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Biological and Chemical Physics

University of Richmond

2010

Mechanical properties

Articles 1 - 2 of 2

Full-Text Articles in Physics

The Mechanical Stress–Strain Properties Of Single Electrospun Collagen Type I Nanofibers, Christine C. Helms, Corentin Coulais, Martin Guthold Aug 2010

The Mechanical Stress–Strain Properties Of Single Electrospun Collagen Type I Nanofibers, Christine C. Helms, Corentin Coulais, Martin Guthold

Physics Faculty Publications

Knowledge of the mechanical properties of electrospun fibers is important for their successful application in tissue engineering, material composites, filtration and drug delivery. In particular, electrospun collagen has great potential for biomedical applications due to its biocompatibility and promotion of cell growth and adhesion. Using a combined atomic force microscopy (AFM)/optical microscopy technique, the single fiber mechanical properties of dry, electrospun collagen type I were determined. The fibers were electrospun from a 80 mg ml−1 collagen solution in 1,1,1,3,3,3-hexafluro-2-propanol and collected on a striated surface suitable for lateral force manipulation by AFM. The ...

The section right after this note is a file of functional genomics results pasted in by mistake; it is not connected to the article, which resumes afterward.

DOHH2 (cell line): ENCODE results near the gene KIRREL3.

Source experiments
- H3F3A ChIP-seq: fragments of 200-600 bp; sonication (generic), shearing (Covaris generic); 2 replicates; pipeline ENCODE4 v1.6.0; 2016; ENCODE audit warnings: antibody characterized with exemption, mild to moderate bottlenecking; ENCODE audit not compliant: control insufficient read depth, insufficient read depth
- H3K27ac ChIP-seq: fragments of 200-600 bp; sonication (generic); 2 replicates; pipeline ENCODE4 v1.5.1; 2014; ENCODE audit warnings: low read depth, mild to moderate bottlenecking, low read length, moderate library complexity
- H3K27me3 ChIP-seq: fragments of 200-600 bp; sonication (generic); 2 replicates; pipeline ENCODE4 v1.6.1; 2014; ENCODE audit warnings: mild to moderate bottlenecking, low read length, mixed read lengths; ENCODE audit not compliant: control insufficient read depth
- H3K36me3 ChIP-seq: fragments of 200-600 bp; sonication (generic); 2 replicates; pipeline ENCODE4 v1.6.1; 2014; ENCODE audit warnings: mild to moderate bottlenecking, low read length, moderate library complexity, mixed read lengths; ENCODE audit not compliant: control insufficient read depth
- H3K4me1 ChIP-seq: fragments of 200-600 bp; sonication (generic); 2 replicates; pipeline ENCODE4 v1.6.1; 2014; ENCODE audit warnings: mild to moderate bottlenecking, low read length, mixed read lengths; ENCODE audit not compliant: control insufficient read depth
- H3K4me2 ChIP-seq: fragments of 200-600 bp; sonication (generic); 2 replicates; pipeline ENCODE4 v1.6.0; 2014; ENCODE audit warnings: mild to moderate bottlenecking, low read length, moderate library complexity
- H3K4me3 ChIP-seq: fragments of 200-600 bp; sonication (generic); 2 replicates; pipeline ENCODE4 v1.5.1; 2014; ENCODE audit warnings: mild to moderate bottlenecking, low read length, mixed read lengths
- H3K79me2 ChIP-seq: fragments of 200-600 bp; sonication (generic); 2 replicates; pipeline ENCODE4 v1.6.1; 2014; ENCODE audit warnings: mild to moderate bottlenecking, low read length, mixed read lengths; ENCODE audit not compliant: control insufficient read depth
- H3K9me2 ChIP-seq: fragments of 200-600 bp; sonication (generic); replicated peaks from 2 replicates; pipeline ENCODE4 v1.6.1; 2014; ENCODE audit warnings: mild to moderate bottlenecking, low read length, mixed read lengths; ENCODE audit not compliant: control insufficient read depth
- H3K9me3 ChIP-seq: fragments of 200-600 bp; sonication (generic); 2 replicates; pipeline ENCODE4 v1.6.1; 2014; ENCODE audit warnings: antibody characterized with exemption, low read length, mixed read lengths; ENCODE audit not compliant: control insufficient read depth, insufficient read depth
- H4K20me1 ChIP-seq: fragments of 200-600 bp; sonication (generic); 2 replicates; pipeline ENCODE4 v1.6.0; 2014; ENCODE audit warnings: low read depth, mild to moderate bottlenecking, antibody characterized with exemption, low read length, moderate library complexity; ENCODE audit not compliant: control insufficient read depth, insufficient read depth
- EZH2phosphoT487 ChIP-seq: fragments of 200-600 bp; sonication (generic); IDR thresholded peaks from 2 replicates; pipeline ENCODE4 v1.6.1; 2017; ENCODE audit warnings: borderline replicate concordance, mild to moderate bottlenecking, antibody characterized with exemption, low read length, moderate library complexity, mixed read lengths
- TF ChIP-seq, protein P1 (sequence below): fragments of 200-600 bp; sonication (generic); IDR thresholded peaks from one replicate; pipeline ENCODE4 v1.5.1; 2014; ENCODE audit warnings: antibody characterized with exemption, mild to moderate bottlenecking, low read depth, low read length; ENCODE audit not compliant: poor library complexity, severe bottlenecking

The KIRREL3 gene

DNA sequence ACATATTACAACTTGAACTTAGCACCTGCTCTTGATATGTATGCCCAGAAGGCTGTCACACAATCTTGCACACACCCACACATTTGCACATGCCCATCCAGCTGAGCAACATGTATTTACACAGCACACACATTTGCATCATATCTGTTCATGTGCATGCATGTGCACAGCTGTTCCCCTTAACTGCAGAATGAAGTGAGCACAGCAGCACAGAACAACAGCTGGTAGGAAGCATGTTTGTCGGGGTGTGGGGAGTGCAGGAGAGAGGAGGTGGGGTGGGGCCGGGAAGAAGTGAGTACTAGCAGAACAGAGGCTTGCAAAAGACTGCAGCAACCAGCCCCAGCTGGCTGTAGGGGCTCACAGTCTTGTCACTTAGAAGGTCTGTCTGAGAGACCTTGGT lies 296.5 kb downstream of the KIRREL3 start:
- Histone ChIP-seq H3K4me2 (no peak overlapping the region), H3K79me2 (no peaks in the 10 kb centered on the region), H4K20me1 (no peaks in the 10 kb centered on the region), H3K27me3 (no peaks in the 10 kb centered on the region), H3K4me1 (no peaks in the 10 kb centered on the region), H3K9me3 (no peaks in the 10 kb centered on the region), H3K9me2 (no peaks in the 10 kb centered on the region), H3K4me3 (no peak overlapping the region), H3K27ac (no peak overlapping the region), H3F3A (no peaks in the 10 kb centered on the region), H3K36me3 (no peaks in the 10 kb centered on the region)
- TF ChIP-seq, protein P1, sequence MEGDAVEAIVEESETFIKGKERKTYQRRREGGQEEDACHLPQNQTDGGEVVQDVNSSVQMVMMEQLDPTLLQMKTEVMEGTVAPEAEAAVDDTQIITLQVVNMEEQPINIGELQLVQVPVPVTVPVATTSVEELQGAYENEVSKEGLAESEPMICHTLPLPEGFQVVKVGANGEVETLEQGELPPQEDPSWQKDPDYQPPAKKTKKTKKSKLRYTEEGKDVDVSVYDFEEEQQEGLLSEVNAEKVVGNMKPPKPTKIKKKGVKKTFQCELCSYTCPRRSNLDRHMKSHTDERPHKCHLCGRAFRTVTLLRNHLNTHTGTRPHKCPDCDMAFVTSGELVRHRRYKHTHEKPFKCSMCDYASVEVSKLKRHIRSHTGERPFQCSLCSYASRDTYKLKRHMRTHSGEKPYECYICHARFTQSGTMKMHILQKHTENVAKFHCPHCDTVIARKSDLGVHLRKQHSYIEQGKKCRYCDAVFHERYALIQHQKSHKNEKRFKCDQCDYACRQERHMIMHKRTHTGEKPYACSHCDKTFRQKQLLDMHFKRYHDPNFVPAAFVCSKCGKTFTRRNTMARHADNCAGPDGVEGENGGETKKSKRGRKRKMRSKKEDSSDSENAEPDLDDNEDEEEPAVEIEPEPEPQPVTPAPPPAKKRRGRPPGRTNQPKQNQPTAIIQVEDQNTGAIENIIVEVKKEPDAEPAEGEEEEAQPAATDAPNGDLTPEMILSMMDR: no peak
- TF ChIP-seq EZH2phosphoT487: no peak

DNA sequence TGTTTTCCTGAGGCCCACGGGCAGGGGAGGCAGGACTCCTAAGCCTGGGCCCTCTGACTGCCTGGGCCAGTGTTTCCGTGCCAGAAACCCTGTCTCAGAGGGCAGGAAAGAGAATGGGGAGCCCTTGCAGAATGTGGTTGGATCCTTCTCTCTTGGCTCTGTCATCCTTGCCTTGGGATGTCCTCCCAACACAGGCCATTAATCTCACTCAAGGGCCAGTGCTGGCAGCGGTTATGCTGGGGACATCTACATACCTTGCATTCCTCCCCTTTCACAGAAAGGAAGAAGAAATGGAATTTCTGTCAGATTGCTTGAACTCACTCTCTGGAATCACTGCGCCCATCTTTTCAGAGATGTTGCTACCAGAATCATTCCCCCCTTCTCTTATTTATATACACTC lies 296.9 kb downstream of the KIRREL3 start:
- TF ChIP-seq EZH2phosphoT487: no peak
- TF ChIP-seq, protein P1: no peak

The Mechanical Properties Of Single Fibrin Fibers, W. Liu, Christine C. Helms, E. A. Sparks, Martin Guthold May 2010

The Mechanical Properties Of Single Fibrin Fibers, W. Liu, Christine C. Helms, E. A. Sparks, Martin Guthold

Physics Faculty Publications

Background:

Blood clots perform the mechanical task of stemming the flow of blood.

Objectives:

To advance understanding and realistic modeling of blood clot behavior we determined the mechanical properties of the major structural component of blood clots, fibrin fibers.

Methods:

We used a combined atomic force microscopy (AFM)/fluorescence microscopy technique to determine key mechanical properties of single crosslinked and uncrosslinked fibrin fibers.

Results and conclusions:

Overall, full crosslinking renders fibers less extensible, stiffer, and less elastic than their uncrosslinked counterparts. All fibers showed stress relaxation behavior (time-dependent weakening) with a fast and a slow relaxation time, 2 and 52 ...